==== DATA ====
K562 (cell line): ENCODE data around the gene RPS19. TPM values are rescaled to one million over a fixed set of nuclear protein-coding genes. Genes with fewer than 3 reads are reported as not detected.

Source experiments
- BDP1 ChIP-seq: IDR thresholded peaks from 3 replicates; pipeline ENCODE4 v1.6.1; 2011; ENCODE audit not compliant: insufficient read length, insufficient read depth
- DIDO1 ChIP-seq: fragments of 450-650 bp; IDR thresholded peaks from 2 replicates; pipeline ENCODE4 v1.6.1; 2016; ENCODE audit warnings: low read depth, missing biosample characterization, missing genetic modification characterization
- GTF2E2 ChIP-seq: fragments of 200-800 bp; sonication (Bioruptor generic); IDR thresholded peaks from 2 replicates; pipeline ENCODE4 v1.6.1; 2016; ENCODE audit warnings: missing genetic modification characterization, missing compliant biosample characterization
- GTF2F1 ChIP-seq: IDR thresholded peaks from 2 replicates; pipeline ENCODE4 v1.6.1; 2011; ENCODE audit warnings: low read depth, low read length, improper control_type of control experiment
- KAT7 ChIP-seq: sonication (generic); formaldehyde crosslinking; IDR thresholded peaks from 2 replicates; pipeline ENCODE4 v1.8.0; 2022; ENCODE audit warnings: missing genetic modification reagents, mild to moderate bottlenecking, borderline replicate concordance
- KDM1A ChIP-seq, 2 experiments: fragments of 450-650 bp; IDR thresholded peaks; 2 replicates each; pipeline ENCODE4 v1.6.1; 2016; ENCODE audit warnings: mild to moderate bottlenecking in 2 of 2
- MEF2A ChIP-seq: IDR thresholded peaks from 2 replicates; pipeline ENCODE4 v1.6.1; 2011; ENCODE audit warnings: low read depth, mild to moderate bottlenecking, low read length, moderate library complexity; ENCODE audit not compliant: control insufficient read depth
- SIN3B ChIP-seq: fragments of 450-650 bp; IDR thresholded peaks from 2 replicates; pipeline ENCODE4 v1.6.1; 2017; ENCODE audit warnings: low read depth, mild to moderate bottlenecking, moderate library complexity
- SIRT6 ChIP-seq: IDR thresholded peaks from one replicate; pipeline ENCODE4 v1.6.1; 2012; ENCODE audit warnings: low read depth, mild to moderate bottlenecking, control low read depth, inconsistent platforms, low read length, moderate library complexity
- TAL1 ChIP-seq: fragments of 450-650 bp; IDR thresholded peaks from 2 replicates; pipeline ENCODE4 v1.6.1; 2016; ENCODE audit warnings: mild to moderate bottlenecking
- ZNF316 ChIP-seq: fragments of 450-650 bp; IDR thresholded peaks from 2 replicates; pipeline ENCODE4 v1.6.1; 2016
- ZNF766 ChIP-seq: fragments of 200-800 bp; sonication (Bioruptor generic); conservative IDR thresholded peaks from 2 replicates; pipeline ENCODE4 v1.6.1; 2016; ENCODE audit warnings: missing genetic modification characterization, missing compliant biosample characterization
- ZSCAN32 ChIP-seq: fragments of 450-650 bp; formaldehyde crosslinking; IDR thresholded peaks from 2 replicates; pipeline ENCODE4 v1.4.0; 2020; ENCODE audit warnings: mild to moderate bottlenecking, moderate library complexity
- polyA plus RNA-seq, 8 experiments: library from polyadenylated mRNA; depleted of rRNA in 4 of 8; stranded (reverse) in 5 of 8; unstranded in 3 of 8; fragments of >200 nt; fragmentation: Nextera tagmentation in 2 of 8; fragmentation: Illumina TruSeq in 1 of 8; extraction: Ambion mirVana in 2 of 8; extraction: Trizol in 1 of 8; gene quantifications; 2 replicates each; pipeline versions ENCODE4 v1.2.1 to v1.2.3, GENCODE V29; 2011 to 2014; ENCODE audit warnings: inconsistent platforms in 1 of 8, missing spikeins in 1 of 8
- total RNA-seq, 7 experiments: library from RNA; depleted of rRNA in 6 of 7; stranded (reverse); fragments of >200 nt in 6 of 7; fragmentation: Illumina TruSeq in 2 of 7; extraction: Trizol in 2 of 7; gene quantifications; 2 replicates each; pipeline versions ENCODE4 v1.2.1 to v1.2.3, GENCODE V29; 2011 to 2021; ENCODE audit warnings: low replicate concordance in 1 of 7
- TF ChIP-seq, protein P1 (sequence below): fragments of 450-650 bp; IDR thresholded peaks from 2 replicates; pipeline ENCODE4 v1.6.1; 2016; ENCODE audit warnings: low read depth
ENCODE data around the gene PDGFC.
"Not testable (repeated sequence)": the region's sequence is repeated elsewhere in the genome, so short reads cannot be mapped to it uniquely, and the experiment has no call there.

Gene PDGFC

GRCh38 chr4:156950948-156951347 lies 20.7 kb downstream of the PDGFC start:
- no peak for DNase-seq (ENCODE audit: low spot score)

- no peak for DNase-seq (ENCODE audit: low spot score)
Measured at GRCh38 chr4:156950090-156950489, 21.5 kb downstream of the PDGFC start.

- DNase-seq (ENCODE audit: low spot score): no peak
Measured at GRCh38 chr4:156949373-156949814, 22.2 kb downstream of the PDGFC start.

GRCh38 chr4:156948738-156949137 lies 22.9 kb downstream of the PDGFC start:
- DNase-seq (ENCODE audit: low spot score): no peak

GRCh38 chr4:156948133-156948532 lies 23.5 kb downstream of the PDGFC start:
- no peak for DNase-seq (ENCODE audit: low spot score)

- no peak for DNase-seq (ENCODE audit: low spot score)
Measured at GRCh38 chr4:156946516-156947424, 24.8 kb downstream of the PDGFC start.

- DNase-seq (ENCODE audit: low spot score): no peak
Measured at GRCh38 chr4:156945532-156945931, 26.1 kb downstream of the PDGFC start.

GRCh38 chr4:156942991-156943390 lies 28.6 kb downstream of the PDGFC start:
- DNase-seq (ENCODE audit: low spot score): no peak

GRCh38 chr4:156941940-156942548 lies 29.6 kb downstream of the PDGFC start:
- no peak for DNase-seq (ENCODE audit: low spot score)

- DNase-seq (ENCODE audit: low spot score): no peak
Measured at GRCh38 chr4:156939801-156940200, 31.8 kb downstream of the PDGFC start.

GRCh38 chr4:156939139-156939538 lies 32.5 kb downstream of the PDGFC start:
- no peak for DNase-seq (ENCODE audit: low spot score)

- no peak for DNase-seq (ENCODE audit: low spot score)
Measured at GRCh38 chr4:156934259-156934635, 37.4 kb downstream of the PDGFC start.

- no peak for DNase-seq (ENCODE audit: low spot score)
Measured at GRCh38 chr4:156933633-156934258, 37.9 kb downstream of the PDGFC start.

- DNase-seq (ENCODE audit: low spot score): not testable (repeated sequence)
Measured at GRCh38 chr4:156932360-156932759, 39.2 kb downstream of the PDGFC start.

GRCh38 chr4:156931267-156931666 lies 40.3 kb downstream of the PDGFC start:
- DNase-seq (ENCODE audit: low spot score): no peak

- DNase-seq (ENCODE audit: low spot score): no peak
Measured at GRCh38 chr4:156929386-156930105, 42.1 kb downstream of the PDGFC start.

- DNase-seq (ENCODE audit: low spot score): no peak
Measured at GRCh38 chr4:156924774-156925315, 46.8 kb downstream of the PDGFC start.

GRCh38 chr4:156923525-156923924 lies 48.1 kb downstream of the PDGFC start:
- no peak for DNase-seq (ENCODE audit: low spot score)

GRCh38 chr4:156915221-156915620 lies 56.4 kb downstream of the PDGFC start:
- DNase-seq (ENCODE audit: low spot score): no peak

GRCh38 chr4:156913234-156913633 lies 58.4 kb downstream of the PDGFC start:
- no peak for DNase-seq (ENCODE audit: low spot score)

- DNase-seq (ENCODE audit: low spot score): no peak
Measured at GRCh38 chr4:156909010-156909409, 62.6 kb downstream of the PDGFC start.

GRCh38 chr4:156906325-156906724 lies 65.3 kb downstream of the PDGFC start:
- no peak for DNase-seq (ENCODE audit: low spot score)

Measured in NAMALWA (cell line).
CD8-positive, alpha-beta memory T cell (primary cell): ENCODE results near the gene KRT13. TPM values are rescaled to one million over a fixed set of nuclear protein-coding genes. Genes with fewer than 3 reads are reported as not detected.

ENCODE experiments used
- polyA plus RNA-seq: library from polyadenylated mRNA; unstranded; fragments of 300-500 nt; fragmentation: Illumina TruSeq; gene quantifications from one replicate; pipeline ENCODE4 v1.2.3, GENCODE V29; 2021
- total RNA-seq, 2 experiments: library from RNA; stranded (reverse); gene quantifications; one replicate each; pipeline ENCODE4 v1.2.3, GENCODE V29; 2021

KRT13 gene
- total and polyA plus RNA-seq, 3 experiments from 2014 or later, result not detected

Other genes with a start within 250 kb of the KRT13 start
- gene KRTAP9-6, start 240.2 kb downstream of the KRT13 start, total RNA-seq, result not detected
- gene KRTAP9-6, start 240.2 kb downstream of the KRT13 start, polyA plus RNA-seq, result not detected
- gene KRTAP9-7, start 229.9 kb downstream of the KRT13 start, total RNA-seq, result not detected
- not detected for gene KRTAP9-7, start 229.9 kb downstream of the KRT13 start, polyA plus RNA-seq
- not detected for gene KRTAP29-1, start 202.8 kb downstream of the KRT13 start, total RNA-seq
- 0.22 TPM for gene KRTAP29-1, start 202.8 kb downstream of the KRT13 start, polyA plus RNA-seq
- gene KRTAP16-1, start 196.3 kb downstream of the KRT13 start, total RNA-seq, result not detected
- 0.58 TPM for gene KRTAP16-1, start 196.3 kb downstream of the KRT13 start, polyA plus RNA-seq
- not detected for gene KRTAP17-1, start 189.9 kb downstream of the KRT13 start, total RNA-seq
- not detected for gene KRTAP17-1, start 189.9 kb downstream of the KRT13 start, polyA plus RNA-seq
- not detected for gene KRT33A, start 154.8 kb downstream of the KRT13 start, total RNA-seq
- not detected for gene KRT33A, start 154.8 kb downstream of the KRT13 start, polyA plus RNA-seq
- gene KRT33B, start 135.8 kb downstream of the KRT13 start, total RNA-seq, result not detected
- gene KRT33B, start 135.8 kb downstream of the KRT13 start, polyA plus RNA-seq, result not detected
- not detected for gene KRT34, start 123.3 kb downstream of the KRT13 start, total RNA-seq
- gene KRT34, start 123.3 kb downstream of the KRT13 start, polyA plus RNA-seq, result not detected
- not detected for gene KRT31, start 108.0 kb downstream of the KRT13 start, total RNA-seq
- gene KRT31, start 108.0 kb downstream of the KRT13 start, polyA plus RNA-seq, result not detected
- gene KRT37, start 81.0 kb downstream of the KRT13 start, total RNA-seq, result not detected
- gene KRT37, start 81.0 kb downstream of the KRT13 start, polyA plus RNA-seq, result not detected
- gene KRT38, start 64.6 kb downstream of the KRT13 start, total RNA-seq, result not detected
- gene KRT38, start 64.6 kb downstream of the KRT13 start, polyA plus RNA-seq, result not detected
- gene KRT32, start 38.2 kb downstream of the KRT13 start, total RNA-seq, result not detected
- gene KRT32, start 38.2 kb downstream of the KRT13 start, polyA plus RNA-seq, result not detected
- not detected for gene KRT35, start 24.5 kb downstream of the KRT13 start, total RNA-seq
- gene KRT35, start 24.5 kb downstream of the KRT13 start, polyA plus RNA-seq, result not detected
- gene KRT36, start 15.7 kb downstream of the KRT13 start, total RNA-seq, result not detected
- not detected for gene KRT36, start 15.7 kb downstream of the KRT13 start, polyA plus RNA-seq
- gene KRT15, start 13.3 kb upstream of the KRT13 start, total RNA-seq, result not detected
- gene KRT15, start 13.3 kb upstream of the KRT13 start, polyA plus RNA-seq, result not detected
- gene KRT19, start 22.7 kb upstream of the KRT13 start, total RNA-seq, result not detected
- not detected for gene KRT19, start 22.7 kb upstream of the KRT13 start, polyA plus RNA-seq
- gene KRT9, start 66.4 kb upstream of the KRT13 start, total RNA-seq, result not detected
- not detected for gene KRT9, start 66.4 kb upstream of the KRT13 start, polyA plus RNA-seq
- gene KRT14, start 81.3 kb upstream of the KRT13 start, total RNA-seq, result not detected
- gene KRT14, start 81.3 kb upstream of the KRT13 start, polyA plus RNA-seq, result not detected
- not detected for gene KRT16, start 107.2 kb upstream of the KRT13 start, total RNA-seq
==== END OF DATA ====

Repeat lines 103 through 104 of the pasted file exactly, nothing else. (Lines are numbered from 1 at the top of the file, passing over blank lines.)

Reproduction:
- gene KRT15, start 13.3 kb upstream of the KRT13 start, polyA plus RNA-seq, result not detected
- gene KRT19, start 22.7 kb upstream of the KRT13 start, total RNA-seq, result not detected